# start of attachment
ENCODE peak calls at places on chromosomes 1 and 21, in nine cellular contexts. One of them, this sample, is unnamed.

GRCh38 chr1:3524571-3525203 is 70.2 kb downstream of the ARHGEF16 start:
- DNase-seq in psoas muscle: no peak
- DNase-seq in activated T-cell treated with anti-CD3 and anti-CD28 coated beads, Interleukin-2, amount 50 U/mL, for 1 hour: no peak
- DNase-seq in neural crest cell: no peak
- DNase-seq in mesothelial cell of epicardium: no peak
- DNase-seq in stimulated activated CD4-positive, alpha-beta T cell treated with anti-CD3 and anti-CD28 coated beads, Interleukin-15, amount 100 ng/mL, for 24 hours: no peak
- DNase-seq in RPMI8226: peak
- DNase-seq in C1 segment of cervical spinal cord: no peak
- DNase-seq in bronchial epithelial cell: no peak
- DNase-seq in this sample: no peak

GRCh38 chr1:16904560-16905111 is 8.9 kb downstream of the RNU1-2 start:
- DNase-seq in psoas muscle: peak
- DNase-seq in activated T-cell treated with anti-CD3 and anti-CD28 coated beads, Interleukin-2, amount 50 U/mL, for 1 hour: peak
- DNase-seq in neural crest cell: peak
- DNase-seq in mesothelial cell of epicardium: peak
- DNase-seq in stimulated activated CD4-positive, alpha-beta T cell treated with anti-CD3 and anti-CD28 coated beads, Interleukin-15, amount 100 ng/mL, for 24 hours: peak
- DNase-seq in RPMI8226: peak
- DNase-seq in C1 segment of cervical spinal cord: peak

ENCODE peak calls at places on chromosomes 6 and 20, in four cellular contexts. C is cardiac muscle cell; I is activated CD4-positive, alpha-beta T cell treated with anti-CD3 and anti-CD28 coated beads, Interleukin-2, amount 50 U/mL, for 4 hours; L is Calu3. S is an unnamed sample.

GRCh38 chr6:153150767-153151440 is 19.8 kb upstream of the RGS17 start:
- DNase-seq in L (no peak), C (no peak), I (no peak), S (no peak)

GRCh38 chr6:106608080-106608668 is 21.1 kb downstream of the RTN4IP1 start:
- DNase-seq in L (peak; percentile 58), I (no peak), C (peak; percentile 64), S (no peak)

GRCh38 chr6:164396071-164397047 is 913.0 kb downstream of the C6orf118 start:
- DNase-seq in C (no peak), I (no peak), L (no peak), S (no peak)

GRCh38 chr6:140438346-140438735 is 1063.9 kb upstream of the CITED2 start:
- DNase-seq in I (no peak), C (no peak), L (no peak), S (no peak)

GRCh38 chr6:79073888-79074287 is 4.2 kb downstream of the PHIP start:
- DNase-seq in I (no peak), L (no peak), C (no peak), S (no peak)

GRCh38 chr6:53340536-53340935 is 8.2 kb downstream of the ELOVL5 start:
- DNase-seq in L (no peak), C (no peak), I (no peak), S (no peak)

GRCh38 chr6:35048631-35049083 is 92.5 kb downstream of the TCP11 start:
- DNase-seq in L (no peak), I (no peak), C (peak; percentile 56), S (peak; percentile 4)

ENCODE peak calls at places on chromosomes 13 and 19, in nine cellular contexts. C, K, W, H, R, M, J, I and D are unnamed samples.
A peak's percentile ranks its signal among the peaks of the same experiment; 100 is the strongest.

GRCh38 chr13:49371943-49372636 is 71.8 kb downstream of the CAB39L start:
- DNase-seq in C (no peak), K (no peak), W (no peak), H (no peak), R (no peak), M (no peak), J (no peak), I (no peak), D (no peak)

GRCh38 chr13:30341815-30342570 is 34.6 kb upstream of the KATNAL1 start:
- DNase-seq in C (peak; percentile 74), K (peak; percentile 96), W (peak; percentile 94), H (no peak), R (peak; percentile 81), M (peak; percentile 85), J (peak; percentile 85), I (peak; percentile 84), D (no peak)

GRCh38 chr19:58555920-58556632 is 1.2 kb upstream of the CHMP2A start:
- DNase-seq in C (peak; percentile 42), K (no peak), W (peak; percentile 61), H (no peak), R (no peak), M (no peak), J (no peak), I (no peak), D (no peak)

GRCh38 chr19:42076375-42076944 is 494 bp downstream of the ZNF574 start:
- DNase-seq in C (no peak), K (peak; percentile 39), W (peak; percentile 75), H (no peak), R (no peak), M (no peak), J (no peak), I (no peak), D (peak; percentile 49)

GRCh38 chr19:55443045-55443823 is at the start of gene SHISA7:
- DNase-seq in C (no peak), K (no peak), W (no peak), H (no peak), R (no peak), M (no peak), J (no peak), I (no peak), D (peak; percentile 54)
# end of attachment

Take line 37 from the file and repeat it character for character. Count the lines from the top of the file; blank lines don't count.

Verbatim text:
GRCh38 chr13:49371943-49372636 is 71.8 kb downstream of the CAB39L start: